Precis: Online Case-based Discussions (Ertmer & Koehler, 2014)

This is an installment in a series of summaries of journal articles that I have been reading.

Ertmer, P. A., & Koehler, A. A. (2014). Online case-based discussions: examining coverage of the afforded problem space. Educational Technology Research and Development, 1–20.

CC Image courtesy of Markus Spiske /

Case based and problem based learning, “ has demonstrated multiple advantages…over traditional method of instruction,” (Ertmer & Koehler, 2014) including increasing student motivation, deeper learning of content, and application of skills.  While there is affordances of case based learning have been well researched, little has been explored about what happens in the learning process during a case based discussion.  The purpose of this qualitative study is to explore how students address the concepts in a case study and how the instructor’s facilitation affects the discussion.

The sample consisted of 16 graduate students and 2 instructors.  The students participated in 3 instructor-led case discussions and 3 student-led case discussions. The authors focused on the posts from the third case discussion, and they analyzed 167 student posts and 30 instructor posts. They coded the posts by pre-identified categories and sub-categories that represented the problem space of the individual case.  The problem space consisted of the key aspects of and appropriate solutions for the case.

In their analysis of the coding, the authors found that 86% of the pre-identified problem space was covered during the instruction.  In looking at the instructor posts, they found that most posts were crafted to support students in interpretation of the case and crafting appropriate solutions.  The authors concluded that instructor prompts were important to initiating the discussion in the right direction and deepening the discussion as it unfolded.  They identify two recommendations: the importance of starter prompts and mapping out the problem space for the case study to help guide the instructor’s facilitation.

As the authors note, the study involves a relatively small data set, which is a limitation.  Another limitation occurred when the authors chose to focus on frequency of coding to evaluate the coverage of the problem space.  This presumes that frequency of occurrence can represent quality or thoroughness of the topic coverage.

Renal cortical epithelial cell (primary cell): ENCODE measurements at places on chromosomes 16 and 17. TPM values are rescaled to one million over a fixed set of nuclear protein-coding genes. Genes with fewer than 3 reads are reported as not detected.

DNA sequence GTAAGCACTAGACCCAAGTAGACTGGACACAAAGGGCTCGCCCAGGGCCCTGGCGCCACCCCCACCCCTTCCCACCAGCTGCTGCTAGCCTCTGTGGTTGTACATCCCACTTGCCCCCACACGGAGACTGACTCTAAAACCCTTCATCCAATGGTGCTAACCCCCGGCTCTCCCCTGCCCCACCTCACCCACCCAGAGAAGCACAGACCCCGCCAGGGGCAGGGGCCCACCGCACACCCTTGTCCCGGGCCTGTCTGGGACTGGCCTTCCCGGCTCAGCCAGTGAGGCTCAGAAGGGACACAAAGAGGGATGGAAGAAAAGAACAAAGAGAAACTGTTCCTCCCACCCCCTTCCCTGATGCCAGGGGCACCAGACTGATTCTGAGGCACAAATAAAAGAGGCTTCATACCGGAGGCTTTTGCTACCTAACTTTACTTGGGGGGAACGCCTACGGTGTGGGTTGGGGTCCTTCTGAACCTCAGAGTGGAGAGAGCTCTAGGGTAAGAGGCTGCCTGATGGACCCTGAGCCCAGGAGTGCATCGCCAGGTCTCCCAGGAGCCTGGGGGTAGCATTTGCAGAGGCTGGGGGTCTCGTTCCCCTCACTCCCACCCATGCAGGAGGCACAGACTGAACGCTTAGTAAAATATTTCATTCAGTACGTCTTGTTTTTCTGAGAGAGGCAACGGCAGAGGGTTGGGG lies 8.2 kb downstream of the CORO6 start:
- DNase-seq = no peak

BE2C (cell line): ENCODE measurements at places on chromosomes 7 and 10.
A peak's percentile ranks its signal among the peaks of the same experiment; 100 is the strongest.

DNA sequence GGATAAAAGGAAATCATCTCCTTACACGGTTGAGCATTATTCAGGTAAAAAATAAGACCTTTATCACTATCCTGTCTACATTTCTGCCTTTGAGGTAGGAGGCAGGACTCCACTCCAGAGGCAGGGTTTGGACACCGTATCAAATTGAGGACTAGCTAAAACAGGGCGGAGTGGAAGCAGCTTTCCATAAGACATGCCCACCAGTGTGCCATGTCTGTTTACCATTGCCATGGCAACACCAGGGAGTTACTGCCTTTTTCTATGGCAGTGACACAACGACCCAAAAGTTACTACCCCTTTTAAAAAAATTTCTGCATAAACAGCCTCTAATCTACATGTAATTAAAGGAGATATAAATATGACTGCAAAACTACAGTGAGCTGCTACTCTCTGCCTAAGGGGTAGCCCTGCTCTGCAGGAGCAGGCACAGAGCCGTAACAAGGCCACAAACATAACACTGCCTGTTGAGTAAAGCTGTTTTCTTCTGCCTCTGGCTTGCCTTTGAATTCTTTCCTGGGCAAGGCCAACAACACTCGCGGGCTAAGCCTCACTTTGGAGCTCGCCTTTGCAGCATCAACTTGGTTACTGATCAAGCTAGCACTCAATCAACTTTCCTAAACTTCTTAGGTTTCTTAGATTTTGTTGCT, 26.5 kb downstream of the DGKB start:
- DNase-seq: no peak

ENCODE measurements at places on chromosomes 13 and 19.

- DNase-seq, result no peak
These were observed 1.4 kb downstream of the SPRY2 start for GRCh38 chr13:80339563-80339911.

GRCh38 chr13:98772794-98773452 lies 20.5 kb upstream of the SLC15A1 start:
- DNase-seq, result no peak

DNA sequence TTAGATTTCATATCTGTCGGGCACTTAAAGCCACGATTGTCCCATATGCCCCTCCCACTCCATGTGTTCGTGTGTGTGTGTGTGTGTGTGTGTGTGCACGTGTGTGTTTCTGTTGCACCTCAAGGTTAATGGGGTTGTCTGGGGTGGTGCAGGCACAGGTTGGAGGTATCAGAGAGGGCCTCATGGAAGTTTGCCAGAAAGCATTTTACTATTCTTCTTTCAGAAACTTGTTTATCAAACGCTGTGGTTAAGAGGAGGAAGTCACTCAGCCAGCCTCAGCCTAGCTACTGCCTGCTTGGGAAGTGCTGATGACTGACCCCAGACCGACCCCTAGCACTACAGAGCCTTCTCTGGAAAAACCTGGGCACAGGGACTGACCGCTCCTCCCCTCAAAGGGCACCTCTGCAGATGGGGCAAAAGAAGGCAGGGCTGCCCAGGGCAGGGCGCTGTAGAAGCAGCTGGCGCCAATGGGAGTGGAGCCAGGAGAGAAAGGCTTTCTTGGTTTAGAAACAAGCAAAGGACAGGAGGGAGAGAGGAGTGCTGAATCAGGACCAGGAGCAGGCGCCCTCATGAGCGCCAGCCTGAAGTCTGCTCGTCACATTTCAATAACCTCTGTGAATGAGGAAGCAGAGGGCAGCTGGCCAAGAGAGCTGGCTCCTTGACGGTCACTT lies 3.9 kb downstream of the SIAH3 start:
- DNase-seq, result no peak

While this study identified the value of identifying the learning space and its categories as a tool to facilitate discussion, this data could have been analyzed in other ways to shed more light on case based discussions.  For example, social network analysis (SNA) could have been conducted to identify patterns within the interaction.  Xie, Yu, and Bradshaw (2014) used this approach to identify patterns in moderation in asynchronous online discussions.  The posts could have been coded to identify how peers were facilitating discussion.  For example when studying student interaction  in online instruction Xie and Ke (2010) coded for information sharing, egocentric elaboration, and allocentric elaboration among other categories.

Future research should look at case-based discussions in other disciplines (e.g. business, health) in which they are frequently used.  While this study identified the importance of instructor facilitation, future studies should explore the role of peer facilitation and interaction.  A final suggestion for future research involves the examination of the quality of case-based discussions.


Ertmer, P. A., & Koehler, A. A. (2014). Online case-based discussions: examining coverage of the afforded problem space. Educational Technology Research and Development, 1–20.

Xie, K., Yu, C., & Bradshaw, A. C. (2014). Impacts of role assignment and participation in asynchronous discussions in college-level online classes. The Internet and Higher Education, 20, 10–19. doi:10.1016/j.iheduc.2013.09.003

Xie, Y., Ke, F., & Sharma, P. (2010). The effects of peer-interaction styles in team blogs on students’ cognitive thinking and blog participation. Journal of Educational Computing Research, 42(4), 459–479. doi:10.2190/EC.42.4.f

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